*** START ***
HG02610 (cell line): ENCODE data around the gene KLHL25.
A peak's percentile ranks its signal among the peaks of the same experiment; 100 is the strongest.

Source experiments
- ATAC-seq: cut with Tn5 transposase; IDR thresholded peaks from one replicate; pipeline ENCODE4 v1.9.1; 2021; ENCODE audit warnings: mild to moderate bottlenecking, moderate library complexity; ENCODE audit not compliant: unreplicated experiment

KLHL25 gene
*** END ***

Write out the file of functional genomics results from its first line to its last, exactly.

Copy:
HG02610 (cell line): ENCODE data around the gene KLHL25.
A peak's percentile ranks its signal among the peaks of the same experiment; 100 is the strongest.

Source experiments
- ATAC-seq: cut with Tn5 transposase; IDR thresholded peaks from one replicate; pipeline ENCODE4 v1.9.1; 2021; ENCODE audit warnings: mild to moderate bottlenecking, moderate library complexity; ENCODE audit not compliant: unreplicated experiment

KLHL25 gene